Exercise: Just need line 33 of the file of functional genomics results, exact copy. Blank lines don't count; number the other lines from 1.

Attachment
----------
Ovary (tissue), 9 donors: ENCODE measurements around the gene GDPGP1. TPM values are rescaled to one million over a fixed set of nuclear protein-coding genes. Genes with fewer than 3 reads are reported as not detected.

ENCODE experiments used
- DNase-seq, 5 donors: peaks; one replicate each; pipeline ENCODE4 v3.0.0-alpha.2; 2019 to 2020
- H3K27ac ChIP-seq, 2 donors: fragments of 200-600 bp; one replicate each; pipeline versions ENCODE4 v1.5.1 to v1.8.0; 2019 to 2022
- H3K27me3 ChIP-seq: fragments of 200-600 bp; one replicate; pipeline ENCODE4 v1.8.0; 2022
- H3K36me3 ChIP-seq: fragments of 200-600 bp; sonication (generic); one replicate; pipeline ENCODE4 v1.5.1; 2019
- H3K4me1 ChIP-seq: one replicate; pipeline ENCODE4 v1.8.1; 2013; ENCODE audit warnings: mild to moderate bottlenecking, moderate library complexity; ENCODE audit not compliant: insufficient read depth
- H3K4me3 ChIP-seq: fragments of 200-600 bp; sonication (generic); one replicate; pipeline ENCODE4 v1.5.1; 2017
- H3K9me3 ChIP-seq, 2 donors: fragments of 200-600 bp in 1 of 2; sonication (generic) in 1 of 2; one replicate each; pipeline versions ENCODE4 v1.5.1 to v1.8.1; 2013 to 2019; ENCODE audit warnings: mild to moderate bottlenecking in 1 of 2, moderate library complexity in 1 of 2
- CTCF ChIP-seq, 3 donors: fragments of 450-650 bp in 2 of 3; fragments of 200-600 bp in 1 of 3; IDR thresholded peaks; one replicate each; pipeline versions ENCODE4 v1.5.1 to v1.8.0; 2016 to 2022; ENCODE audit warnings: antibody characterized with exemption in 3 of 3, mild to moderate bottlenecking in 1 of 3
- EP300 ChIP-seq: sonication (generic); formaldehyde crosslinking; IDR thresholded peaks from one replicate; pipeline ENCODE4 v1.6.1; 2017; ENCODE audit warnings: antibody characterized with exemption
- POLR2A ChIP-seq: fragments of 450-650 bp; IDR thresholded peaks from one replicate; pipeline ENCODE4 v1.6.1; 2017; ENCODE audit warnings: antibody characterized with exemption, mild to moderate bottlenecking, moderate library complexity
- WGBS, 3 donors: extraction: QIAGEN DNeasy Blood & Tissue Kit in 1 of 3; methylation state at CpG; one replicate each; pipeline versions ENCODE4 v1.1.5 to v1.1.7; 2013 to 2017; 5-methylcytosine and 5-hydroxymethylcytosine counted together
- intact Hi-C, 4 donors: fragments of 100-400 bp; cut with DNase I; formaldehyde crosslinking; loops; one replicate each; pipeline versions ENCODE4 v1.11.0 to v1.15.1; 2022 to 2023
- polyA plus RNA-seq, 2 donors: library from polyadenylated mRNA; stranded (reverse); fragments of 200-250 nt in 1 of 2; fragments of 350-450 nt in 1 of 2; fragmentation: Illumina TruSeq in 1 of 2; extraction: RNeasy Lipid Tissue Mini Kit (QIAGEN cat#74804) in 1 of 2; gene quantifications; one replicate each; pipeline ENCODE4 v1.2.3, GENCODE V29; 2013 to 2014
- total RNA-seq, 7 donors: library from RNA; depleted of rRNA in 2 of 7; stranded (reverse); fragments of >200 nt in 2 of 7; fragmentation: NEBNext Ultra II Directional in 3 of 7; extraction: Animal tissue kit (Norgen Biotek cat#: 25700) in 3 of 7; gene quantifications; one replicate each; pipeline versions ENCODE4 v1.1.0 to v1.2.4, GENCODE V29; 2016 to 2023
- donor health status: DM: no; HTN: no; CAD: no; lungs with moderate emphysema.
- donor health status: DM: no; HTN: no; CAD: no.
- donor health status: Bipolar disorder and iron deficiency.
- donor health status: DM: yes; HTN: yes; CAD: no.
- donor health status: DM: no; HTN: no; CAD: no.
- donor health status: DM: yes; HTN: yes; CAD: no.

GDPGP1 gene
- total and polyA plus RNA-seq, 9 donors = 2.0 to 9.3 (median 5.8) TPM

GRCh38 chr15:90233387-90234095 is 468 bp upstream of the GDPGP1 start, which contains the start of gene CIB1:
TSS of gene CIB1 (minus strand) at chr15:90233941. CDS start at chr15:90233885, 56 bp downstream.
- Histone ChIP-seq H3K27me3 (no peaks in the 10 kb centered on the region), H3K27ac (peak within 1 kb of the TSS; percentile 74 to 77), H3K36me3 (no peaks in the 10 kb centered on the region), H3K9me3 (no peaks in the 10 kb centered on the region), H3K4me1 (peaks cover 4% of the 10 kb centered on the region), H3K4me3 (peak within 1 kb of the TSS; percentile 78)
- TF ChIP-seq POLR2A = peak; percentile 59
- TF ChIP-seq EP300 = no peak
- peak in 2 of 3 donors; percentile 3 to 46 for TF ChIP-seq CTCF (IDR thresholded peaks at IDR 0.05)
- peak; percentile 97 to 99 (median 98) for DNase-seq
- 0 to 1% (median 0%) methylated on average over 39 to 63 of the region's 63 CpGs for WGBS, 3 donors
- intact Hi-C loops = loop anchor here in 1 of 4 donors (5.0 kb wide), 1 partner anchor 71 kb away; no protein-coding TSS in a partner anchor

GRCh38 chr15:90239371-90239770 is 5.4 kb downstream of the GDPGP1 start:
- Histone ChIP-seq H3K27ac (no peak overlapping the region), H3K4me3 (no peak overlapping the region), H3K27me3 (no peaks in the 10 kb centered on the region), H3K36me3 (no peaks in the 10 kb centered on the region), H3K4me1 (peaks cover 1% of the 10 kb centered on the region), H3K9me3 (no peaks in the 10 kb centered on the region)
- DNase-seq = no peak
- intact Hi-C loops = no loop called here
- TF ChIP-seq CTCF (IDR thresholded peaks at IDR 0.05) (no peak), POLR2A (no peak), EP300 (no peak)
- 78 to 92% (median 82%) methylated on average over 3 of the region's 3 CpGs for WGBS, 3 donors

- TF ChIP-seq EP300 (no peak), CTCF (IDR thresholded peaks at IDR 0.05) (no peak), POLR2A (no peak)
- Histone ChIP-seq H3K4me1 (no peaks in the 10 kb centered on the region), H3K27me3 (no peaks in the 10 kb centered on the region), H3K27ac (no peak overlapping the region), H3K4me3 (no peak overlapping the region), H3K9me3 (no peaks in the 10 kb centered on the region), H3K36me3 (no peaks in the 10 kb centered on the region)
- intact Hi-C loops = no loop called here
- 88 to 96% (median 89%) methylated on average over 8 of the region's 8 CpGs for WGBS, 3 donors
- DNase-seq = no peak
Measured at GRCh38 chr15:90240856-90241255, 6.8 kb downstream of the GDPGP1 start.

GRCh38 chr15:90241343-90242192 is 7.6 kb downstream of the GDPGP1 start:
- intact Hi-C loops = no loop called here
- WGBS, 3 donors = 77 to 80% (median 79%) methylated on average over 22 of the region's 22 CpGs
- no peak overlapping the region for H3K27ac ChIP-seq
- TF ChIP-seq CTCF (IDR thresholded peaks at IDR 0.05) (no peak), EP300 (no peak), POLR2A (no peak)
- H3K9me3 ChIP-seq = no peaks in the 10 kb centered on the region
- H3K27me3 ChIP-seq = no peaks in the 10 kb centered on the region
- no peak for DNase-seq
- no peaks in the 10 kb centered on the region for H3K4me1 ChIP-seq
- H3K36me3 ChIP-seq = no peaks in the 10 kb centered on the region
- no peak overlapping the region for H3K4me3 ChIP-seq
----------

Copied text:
- intact Hi-C loops = loop anchor here in 1 of 4 donors (5.0 kb wide), 1 partner anchor 71 kb away; no protein-coding TSS in a partner anchor